Intercropping has many advantages in that more than one plant can share a field, nutrients are replenished within the soil, and there is a higher yield. Many kinds of intercropping exist, including “strip cropping, boundary systems, shade systems, forest farming, forest gardening, mycoforestry, silvopasture, and pasture cropping” (Drawdown 59). Intercropping allows for a more natural way of farming. Instead of using chemicals to aid plant growth, the crops that are within an intercropped field thrive due to replenished nutrients. Despite trees taking up space for more crops, the crops flourish with trees. When the “nitrogen-rich leaves” drop from the trees, the crops below have no need to compete for essential water and light (Drawdown 59). Consequently, produce yields are much greater than those of monocultures.

Intercropping is a wonderful technique that more farmers should adopt. Consumers can help by supporting organic agriculture and family farms. Eventually, growing consumer demand can force the agriculture industry to shift its direction and practices. More people need to be aware of how monocropping is unhealthy for both the earth and humans. Governments should also step in and help expedite the process of phasing out monocropping. The US government should subsidize intercropping instead of monocropping, since intercropping saves the environment from destructive practices, conserves the earth’s natural resources, and improves soil conditions for future propagations of crops to thrive on. Intercropping is a much better and less harmful way to produce a high quantity and great quality of crops. Until farmers cease dependence on a narrow-minded way of farming and start adopting alternative ways to farm, they will keep contributing to the large and ever-growing pollution that plagues our world.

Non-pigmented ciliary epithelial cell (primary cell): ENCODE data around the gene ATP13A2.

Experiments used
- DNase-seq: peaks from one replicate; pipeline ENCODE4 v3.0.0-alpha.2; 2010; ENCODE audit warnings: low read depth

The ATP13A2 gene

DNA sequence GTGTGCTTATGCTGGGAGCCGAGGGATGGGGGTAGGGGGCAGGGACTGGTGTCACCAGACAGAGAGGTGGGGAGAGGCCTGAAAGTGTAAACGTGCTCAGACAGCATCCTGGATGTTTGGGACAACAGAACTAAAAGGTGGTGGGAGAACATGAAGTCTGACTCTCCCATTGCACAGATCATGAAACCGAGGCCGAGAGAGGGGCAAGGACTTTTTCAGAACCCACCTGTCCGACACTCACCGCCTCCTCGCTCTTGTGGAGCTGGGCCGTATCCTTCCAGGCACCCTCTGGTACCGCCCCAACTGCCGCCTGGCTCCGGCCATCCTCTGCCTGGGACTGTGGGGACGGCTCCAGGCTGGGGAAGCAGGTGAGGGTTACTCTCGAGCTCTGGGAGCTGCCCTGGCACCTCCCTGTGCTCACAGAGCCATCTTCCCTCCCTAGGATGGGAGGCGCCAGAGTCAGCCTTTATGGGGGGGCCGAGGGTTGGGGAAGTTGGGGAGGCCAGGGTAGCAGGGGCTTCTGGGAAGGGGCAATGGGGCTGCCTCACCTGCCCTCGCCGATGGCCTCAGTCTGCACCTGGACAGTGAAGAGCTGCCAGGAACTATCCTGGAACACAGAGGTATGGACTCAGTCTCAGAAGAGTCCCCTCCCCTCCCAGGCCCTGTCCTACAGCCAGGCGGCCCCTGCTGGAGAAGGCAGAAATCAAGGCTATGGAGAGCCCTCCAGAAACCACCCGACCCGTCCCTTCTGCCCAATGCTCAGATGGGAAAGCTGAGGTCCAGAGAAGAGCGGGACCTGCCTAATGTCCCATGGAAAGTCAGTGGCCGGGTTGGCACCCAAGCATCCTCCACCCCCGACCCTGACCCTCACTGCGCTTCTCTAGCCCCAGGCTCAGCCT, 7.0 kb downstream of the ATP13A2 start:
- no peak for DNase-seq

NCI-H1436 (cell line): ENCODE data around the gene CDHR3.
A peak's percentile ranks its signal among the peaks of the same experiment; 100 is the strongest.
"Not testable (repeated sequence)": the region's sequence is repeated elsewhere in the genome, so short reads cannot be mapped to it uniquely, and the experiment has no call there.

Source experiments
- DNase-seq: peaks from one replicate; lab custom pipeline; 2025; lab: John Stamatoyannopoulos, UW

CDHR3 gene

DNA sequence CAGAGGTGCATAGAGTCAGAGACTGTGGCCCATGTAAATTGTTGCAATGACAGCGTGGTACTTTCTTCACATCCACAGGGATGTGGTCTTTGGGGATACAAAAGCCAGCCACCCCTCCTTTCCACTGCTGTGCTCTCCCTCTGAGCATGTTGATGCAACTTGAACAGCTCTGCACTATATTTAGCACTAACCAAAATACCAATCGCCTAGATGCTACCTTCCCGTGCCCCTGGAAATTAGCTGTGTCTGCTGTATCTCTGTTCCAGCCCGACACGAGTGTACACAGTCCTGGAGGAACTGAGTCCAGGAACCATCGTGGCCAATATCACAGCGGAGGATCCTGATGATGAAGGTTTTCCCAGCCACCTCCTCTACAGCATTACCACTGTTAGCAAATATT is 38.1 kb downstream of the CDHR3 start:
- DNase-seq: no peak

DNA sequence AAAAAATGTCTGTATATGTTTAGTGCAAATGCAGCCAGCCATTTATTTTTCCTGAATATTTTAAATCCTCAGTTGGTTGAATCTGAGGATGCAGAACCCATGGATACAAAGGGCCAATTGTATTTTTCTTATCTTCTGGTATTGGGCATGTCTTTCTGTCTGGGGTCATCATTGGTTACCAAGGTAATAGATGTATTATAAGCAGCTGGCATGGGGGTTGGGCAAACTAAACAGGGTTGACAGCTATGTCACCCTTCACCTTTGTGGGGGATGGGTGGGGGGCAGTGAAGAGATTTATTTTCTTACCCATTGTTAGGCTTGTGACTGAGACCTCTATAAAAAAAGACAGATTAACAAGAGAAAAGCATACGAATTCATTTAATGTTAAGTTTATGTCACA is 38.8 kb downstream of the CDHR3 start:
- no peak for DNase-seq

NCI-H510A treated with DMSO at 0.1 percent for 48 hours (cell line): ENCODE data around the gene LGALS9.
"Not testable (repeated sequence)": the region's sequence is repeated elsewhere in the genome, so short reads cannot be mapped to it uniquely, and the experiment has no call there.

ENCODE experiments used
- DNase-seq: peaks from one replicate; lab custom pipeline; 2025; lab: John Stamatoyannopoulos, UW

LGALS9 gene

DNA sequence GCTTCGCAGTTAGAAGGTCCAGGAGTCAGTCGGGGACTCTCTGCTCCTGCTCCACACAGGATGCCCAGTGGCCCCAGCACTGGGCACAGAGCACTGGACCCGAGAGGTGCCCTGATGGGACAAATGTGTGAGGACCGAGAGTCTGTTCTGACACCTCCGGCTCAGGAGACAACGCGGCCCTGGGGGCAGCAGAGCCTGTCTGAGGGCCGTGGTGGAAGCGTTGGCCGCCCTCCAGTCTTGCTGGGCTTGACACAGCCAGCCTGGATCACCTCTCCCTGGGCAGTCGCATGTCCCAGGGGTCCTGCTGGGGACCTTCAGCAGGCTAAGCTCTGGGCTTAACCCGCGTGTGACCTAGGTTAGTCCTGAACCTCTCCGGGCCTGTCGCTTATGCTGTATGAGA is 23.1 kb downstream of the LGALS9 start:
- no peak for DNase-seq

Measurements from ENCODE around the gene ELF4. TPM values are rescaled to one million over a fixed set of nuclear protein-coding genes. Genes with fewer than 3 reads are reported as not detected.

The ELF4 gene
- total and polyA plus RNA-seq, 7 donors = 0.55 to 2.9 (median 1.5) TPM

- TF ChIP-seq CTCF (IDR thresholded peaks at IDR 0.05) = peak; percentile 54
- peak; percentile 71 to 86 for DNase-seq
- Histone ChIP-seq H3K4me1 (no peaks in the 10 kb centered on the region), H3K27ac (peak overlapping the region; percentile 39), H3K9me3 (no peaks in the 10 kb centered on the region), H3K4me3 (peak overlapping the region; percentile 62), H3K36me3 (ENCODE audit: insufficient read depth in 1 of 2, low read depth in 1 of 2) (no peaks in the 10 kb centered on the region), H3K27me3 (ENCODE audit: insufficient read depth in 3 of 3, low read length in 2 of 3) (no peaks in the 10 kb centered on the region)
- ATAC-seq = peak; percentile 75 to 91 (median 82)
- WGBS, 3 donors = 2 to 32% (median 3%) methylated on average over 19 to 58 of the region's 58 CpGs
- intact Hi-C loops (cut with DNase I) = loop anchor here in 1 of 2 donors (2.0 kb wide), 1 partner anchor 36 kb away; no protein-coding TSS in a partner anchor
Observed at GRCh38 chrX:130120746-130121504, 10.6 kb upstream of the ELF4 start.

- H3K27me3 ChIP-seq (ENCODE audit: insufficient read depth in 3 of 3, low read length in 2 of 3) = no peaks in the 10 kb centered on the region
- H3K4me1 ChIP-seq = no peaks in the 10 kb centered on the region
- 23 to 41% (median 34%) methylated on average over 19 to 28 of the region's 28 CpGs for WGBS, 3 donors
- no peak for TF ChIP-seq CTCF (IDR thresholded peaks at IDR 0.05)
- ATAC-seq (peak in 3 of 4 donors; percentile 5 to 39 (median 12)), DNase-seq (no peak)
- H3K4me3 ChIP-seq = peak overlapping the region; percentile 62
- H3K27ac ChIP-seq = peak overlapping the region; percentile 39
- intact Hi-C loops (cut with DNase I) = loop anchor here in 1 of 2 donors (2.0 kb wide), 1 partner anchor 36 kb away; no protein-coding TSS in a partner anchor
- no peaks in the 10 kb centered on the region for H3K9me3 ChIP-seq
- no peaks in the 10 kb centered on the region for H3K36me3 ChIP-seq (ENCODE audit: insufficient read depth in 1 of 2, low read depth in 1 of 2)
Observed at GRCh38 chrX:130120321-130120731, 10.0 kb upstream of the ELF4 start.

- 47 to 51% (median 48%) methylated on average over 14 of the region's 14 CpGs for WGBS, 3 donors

Works Cited

“Monocultures.” Carbon Trade Watch, September 2017,   

Mousavi, Sayed Roholla. “A General Overview on Intercropping and Its Advantages in  Sustainable Agriculture.” ResearchGate, January 2011,               ntercropping_and_Its_Advantages_in_Sustainable_Agriculture

Patterson, Susan. “What Is Monocropping: Disadvantages of Monoculture In Gardening.” Gardening Know How, August 8, 2016,            problems/environmental/monoculture-gardening.htm

“Tree Intercropping.” Drawdown. Edited by Paul Hawken, Penguin Books, 2017, pp. 58-    59.